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Summaries and analysis of recent Delaware court decisions concerning business-related litigation.
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Delaware Supreme Court Finds That Stockholder Failed to Satisfy Unambiguous Requirements of Advance Notice Bylaw
The Delaware Supreme Court reversed the Court of Chancery’s decision requiring two closed-end trusts (together, the “Trusts”) to count the votes of Saba Capital Master Fund, Ltd’s (“Saba”) slate of dissident nominees at the Trusts’ respective annual meetings. The Supreme Court ruled that Saba’s nominations were ineligible because Saba had failed to respond to the Trusts’ request for supplemental information within the clear and unambiguous 5 day compliance deadline in the Trusts’ advance notice bylaws (the “Bylaws”).
In response to Saba’s notice that it planned to present a slate of dissident nominees at the Trusts’ annual meetings, the Trusts sent out supplemental questionnaires (the “Questionnaires”) requesting more information about the slate. Saba failed to make any response to the request within the 5 business day compliance deadline, and the Trusts declared the nomination notice invalid. In the proxy contest that followed, the Trusts urged stockholders not to return proxy cards sent by Saba.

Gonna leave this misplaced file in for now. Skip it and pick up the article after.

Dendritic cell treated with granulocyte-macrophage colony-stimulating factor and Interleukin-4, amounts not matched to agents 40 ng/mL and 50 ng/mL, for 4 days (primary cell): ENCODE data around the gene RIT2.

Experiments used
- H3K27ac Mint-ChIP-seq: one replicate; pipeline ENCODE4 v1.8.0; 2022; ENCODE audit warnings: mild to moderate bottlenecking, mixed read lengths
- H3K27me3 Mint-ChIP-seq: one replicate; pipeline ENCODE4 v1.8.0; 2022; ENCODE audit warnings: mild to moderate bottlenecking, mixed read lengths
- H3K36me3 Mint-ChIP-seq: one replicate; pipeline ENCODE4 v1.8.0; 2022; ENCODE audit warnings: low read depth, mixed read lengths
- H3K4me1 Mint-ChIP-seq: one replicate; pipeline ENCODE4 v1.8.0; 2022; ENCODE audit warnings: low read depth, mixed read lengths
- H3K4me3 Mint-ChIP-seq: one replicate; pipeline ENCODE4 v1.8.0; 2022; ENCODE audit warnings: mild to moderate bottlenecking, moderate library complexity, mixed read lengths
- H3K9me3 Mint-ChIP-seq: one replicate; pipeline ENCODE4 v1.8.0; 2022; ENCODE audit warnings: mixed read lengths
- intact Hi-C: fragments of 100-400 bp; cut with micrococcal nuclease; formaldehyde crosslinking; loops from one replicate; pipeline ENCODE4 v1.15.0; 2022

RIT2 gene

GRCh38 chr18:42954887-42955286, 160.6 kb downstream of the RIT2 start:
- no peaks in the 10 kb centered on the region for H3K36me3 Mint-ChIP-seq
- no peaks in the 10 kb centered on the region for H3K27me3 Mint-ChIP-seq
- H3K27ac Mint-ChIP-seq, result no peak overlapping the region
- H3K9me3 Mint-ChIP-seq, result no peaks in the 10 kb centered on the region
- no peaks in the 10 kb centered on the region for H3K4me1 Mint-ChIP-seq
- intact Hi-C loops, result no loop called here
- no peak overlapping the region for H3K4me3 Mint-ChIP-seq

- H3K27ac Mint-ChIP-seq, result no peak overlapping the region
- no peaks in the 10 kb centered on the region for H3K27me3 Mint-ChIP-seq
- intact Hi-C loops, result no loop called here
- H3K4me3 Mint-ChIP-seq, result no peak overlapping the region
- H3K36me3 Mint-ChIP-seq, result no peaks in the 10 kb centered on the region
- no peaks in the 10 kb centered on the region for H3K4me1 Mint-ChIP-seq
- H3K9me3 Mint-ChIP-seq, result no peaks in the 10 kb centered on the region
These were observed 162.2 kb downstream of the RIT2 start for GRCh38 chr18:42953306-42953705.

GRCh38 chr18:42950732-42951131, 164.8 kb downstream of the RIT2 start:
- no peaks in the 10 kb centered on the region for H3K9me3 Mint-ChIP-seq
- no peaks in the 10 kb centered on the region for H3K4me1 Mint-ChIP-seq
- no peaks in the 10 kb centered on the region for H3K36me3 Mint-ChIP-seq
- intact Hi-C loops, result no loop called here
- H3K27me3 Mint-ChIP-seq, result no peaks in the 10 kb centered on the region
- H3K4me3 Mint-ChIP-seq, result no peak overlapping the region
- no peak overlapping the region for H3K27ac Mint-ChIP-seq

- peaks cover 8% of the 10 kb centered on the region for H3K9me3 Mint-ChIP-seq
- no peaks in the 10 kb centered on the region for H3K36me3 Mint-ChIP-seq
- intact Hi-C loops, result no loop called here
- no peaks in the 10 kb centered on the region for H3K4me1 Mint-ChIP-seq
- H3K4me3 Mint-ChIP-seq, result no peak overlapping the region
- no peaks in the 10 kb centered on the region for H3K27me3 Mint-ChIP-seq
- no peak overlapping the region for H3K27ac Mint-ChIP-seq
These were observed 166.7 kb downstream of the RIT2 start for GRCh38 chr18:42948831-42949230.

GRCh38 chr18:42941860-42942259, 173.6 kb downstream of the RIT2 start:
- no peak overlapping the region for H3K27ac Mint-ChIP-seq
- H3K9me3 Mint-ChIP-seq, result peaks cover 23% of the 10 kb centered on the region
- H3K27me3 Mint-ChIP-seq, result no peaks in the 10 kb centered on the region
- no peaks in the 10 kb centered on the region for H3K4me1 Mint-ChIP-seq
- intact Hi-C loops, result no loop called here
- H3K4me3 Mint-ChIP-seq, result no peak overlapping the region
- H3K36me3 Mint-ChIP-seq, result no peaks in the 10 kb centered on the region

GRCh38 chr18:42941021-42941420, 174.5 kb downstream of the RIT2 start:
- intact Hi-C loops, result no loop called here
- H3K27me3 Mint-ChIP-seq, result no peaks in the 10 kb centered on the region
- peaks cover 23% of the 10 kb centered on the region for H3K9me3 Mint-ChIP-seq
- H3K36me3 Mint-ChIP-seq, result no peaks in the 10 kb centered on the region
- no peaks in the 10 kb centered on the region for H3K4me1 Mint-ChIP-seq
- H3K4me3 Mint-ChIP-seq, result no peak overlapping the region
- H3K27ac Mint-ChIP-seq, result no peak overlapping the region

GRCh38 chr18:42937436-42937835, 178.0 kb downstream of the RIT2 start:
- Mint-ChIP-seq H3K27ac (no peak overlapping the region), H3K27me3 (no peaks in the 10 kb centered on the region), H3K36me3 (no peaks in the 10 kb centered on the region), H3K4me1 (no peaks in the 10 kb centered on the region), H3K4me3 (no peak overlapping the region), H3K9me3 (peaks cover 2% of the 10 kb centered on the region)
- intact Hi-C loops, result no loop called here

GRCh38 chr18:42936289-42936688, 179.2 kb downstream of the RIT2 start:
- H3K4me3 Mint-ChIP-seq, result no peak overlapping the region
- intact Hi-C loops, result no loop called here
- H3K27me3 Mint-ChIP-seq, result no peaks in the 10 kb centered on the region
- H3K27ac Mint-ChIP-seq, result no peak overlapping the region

Saba filed suit and asked the Court of Chancery to enjoin the Trusts from interfering with its attempt to present a slate of nominees. On “a highly expedited and pre-discovery record,” the Court granted Saba’s request and required the Trusts to count the votes for Saba’s nominees. While the Court agreed that the Trusts could request supplemental information from Saba pursuant to the Bylaws, it held that the Questionnaires “went too far” because the information was not “reasonably requested” or “necessary” as required by the Bylaws. The Trusts appealed.
The Supreme Court held that, although the Court of Chancery interpreted the Bylaws correctly, it erred in granting injunctive relief because Saba failed to meet the Bylaws’ clear and unambiguous 5 day compliance deadline. The Court noted that while concerns about the breadth of the Questionnaires could be valid, Saba should have raised those concerns before the expiration of the deadline. The Court “was reluctant to hold that it is acceptable to simply let pass a clear and unambiguous deadline in an advance-notice bylaw, particularly one that had been adopted on a ‘clear day.’” The Court further noted that “encouraging  after-the-fact factual inquiries into missed deadlines could potentially frustrate the purpose of advance notice bylaws”—to permit orderly meetings and proxy contests and provide fair warning to the corporation. Thus, the Court found Saba’s nominations to be ineligible and remanded the case to the Court of Chancery for further proceedings.